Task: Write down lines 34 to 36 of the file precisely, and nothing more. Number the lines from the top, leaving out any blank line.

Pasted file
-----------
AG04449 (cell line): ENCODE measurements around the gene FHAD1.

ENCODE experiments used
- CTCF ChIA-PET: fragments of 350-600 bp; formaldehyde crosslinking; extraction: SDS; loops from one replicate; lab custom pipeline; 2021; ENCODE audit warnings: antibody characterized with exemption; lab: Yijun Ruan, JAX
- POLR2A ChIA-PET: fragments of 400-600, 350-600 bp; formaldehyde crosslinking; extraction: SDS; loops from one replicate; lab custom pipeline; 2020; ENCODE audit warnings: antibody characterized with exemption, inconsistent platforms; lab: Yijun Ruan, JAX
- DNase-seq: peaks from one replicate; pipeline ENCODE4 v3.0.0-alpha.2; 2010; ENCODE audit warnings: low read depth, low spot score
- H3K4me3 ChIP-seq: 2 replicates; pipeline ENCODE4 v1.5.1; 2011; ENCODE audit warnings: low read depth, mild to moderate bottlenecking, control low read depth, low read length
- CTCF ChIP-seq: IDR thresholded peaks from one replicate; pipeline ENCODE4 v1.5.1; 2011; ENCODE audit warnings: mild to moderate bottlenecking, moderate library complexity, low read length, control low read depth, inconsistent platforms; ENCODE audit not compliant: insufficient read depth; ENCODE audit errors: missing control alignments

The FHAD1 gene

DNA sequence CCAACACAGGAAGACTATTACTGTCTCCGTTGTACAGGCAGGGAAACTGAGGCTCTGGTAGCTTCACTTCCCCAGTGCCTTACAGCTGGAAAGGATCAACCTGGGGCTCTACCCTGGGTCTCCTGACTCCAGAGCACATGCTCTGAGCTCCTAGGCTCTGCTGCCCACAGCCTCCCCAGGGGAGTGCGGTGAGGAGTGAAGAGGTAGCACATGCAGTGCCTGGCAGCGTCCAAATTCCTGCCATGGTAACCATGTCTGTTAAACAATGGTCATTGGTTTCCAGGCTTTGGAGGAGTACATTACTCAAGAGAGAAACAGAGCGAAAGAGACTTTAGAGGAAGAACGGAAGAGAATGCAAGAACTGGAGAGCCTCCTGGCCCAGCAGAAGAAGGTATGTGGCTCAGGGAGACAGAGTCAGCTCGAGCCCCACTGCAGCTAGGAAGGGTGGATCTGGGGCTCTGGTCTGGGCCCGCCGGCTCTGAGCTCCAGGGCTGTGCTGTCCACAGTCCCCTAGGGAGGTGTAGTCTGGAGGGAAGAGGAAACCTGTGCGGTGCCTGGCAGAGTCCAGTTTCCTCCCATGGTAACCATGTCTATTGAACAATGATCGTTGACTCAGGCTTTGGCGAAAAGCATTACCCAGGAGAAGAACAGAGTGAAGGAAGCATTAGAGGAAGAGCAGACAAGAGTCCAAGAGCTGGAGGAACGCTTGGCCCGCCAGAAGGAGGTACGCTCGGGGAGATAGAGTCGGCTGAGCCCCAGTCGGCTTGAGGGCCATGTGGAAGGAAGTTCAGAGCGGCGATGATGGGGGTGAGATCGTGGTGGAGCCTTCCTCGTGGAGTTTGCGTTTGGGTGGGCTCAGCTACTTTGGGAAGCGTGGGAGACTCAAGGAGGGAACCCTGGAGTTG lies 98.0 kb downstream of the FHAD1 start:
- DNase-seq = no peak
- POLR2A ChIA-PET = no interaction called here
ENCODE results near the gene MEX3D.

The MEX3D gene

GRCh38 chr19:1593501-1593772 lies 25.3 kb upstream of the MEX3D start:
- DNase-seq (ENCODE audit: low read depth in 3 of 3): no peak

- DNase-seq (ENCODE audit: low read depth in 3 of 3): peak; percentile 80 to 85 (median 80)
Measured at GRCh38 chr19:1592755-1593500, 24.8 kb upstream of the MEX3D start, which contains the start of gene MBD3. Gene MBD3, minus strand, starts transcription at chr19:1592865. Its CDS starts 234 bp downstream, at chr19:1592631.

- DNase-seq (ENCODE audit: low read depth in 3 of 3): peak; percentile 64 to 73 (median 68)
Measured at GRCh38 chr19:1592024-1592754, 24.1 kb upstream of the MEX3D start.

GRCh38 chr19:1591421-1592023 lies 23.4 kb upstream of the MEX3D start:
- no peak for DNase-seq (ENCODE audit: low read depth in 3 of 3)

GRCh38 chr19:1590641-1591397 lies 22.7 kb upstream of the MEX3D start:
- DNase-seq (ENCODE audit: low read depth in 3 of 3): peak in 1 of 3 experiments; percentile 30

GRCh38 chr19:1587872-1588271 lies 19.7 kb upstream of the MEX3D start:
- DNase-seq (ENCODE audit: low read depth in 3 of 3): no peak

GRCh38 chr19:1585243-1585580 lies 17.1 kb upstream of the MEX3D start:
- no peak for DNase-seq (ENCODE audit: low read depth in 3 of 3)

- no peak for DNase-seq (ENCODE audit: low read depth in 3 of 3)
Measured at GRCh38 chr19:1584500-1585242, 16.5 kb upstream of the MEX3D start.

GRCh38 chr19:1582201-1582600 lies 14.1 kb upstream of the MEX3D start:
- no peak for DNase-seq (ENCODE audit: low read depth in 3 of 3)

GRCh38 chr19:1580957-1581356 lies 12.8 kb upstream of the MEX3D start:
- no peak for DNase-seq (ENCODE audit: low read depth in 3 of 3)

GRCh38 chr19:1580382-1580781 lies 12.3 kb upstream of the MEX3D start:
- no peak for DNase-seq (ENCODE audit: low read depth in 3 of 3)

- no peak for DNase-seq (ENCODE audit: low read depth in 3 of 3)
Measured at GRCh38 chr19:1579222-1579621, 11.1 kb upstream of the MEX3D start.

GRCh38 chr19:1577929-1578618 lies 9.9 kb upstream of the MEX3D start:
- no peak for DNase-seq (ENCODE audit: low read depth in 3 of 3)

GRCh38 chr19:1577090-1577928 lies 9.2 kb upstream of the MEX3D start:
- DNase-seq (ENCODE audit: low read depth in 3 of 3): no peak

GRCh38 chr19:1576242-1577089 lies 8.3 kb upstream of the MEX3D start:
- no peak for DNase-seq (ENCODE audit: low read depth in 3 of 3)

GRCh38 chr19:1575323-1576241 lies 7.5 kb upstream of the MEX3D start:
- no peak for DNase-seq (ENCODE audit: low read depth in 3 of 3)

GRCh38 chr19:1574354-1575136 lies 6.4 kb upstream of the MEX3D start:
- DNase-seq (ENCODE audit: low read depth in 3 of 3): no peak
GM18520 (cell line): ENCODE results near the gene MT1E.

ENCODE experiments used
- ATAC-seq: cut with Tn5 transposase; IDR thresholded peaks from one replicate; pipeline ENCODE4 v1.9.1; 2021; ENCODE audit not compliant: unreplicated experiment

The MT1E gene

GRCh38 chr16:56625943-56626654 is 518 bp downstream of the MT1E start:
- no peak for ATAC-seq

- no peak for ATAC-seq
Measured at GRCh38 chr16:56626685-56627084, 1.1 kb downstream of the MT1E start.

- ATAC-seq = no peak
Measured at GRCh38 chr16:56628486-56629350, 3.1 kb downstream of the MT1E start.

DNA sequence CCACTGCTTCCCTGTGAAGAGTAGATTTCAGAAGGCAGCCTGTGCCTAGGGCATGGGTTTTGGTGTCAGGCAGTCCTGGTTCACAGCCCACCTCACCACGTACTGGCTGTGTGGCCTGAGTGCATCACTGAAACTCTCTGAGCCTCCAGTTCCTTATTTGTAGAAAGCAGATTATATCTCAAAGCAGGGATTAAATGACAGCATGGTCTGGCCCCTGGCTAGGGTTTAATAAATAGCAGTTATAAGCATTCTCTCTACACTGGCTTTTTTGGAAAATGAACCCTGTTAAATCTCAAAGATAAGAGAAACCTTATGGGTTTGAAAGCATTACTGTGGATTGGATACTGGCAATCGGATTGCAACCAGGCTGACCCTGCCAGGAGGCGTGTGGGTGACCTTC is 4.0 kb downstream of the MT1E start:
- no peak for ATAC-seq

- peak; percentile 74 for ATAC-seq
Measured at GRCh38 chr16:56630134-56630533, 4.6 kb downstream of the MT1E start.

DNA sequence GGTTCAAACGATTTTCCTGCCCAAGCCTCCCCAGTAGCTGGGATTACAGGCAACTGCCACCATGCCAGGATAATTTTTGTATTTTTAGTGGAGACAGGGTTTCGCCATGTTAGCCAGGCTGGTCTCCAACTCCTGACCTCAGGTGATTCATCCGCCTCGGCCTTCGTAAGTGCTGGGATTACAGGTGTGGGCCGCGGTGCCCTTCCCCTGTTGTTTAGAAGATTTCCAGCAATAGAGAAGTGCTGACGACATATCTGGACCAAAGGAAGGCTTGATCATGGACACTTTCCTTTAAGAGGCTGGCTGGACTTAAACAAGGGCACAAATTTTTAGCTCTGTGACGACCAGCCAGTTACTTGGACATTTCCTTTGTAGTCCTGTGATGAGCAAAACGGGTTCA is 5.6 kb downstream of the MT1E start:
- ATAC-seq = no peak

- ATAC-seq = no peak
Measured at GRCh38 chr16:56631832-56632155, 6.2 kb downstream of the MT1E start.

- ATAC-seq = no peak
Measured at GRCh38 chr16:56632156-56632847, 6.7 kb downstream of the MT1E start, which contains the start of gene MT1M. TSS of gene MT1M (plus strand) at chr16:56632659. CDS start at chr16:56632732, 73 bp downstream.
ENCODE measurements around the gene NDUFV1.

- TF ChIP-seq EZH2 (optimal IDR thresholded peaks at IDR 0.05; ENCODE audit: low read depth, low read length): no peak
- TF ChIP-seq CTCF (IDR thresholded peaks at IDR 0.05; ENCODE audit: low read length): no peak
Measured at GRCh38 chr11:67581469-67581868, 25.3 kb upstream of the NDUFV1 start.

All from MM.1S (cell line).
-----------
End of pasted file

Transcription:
GRCh38 chr19:1580382-1580781 lies 12.3 kb upstream of the MEX3D start:
- no peak for DNase-seq (ENCODE audit: low read depth in 3 of 3)

- no peak for DNase-seq (ENCODE audit: low read depth in 3 of 3)